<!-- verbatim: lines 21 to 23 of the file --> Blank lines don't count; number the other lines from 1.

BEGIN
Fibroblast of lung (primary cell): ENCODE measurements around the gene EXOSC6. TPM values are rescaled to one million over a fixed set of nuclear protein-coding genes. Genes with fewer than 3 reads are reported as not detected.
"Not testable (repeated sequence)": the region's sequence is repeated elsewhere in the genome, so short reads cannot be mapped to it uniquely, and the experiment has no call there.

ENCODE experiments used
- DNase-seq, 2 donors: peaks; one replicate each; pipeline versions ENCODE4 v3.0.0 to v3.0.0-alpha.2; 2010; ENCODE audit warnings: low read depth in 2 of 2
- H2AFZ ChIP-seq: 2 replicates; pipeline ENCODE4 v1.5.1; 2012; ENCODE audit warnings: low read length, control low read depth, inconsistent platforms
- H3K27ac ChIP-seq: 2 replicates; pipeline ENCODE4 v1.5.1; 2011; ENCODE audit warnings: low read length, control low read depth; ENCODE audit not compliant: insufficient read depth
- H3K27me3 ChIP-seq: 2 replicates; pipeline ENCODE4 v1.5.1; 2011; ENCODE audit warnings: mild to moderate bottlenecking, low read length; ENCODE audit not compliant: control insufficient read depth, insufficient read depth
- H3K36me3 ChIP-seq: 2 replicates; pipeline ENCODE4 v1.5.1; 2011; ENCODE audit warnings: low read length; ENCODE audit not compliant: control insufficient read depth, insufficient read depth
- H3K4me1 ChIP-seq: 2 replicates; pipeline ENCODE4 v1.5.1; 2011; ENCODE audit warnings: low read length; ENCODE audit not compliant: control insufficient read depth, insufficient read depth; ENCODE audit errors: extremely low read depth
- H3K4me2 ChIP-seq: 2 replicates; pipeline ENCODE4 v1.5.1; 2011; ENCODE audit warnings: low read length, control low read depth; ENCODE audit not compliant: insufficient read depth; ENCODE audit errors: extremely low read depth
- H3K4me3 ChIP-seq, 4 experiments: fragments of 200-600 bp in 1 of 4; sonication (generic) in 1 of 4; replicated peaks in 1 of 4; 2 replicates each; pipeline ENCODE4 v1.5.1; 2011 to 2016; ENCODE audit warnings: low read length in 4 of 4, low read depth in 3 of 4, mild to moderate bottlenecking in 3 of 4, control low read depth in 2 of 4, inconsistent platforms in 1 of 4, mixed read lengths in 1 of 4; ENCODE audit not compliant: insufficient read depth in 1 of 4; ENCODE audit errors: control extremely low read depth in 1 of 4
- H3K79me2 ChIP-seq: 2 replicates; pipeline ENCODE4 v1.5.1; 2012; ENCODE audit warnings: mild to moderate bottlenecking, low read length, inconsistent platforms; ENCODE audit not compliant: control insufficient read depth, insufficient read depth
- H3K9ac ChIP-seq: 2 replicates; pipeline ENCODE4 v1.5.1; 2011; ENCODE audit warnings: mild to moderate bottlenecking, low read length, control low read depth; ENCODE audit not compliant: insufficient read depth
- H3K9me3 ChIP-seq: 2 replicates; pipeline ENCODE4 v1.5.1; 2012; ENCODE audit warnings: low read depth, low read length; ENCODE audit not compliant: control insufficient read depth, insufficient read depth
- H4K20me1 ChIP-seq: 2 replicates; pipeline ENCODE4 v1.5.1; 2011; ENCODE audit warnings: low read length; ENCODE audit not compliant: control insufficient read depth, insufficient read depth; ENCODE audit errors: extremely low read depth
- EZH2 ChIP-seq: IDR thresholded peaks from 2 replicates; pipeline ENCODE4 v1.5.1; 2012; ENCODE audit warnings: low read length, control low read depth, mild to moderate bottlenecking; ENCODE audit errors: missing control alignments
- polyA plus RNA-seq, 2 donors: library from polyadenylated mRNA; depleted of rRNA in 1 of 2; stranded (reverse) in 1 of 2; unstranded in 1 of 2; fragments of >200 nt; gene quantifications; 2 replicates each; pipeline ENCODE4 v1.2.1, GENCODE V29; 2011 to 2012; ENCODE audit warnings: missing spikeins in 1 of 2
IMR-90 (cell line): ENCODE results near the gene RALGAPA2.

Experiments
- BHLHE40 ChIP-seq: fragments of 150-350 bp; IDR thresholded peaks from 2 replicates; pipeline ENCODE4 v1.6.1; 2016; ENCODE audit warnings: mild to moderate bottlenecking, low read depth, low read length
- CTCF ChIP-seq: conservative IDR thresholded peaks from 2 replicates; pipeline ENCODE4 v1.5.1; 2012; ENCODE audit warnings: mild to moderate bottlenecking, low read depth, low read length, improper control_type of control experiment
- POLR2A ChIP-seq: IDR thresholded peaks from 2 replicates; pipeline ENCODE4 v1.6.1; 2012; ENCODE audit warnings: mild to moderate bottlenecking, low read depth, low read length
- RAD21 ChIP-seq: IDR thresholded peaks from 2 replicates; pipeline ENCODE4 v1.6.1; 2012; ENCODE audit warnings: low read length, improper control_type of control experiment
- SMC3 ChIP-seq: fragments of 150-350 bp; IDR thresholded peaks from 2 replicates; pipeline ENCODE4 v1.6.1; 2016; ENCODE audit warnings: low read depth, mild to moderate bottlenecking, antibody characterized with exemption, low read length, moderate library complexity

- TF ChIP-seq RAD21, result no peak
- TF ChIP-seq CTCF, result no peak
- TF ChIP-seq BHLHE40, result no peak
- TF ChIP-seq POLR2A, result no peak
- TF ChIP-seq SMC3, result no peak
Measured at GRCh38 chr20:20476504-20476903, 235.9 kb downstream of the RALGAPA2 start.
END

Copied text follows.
- CTCF ChIP-seq: conservative IDR thresholded peaks from 2 replicates; pipeline ENCODE4 v1.5.1; 2012; ENCODE audit warnings: mild to moderate bottlenecking, low read depth, low read length, improper control_type of control experiment
- POLR2A ChIP-seq: IDR thresholded peaks from 2 replicates; pipeline ENCODE4 v1.6.1; 2012; ENCODE audit warnings: mild to moderate bottlenecking, low read depth, low read length
- RAD21 ChIP-seq: IDR thresholded peaks from 2 replicates; pipeline ENCODE4 v1.6.1; 2012; ENCODE audit warnings: low read length, improper control_type of control experiment